- Poor work performance: Clearly, your job performance will suffer if you can’t get a sound night’s sleep. You won’t be as enthusiastic or be able to think on your feet as quickly.
- Reduced reaction times: Your reaction times will be reduced when you’re exhausted. This can make daily activities such as driving a little more hazardous. And it’s particularly hazardous if you run heavy machinery, for example.
- Elevated stress and worry: When you’re not sleeping, it makes those anxiety symptoms you already have even worse. A vicious cycle of mental health related symptoms can result.
- Higher risk of cardiovascular disease: Over time, lack of sleep can begin to affect your long-term health and well-being. You could find yourself at an increased risk of heart disease or stroke.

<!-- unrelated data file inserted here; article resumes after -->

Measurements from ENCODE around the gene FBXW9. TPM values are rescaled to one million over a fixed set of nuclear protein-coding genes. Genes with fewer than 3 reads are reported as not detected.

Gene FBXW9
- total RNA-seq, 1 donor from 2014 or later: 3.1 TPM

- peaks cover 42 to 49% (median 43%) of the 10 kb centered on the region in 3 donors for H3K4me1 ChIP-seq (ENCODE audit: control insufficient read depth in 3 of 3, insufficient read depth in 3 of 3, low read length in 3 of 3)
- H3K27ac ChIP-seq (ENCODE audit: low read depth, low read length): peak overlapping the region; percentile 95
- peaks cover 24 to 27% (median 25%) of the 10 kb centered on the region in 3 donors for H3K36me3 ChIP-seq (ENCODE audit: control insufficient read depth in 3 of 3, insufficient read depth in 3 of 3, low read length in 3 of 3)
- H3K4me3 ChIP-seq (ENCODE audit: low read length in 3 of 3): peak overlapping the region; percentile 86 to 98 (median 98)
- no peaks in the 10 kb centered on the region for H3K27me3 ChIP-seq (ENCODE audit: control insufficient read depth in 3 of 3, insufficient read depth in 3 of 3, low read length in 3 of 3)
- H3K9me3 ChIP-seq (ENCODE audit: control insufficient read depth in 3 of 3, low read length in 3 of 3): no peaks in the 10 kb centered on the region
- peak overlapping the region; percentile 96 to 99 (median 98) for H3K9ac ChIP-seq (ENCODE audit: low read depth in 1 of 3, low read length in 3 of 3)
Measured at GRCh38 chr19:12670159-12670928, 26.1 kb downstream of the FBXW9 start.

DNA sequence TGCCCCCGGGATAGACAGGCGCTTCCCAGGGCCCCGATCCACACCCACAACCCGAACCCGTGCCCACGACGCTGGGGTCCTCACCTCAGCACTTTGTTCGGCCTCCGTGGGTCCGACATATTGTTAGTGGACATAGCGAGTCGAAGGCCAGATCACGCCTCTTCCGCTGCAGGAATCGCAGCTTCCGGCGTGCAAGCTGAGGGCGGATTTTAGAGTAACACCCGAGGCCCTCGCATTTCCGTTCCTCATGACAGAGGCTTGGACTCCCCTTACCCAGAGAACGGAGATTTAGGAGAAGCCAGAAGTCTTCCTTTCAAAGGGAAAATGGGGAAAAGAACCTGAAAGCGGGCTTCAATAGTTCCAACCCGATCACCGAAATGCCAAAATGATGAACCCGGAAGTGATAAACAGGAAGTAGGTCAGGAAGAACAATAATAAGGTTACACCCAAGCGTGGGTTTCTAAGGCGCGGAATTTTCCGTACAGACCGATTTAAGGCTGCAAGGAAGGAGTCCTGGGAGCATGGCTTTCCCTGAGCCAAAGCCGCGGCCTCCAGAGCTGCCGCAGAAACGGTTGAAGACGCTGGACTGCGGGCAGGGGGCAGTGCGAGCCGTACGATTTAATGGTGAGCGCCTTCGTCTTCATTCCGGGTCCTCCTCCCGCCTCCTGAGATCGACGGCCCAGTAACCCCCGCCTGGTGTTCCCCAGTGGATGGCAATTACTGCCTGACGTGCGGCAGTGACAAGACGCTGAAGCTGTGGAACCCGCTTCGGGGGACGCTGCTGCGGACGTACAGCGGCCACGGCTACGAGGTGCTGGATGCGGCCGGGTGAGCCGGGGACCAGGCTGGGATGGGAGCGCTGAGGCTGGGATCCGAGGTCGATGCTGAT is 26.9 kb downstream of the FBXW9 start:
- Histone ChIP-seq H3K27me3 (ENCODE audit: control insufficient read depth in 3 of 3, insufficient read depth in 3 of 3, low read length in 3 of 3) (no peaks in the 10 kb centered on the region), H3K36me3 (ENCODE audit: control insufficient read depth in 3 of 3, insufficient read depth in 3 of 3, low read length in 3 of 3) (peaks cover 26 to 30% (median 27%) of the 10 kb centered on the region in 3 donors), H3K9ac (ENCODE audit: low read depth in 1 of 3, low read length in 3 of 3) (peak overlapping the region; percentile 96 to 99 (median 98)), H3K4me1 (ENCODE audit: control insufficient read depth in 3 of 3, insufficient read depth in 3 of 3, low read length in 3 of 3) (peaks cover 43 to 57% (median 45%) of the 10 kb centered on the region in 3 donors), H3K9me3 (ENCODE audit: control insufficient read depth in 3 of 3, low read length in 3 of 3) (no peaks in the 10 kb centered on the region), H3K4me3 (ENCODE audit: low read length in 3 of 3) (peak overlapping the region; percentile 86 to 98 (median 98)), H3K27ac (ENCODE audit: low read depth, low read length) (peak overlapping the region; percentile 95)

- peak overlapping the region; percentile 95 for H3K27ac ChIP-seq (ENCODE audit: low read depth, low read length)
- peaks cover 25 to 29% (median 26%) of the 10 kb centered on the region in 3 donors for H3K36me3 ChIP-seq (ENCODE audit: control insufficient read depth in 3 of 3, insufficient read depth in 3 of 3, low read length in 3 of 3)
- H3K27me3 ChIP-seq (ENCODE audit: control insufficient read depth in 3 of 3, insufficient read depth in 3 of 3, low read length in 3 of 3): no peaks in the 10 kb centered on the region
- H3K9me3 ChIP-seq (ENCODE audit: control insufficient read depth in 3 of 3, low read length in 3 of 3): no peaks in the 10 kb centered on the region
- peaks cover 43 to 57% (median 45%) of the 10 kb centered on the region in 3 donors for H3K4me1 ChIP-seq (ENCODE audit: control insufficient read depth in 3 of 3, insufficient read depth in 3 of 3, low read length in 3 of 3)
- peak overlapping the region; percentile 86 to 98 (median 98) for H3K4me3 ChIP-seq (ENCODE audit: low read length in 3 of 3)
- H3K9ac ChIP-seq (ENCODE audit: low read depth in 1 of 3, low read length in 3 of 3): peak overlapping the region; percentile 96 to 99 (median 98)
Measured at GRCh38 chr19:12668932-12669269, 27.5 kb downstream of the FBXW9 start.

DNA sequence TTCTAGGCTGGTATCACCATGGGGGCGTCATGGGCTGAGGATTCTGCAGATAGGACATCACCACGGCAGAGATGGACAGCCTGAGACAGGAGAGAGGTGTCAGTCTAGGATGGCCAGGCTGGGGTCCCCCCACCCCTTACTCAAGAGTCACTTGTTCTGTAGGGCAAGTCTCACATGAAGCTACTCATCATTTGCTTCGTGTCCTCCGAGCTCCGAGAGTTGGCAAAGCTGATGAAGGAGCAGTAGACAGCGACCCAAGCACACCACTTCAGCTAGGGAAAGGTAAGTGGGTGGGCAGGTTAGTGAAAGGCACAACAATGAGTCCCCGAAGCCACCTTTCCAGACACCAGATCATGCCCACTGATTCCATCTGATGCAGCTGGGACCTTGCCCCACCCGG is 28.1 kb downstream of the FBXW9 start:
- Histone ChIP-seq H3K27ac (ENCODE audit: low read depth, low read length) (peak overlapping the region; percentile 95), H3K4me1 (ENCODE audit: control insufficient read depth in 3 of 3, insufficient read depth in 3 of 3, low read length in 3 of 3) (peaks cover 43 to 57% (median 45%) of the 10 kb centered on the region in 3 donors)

Other causes of anxiety
Tinnitus, of course, is not the only source of anxiety. It’s essential to recognize what these causes are so you can stay away from stress triggers and maybe decrease your tinnitus at the same time. Some of the most common causes of anxiety include the following:
- Medical conditions: In some instances, you may simply have a medical condition that makes you more susceptible to a heightened anxiety response.
- Hyperstimulation: For some people, getting too much of any one thing, even a good thing, can result in an anxiety attack. For instance, being around crowds can sometimes trigger an anxiety response for some.
- Stress response: When something causes us extreme stress, our bodies will normally go into an anxious mode. If you’re being chased by a wild animal, that’s great. But it’s less good when you’re working on a project for work. Sometimes, the association between the two isn’t obvious. You could have an anxiety attack today from something that caused a stress response last week. Even a stressor from a year ago can cause an anxiety attack now.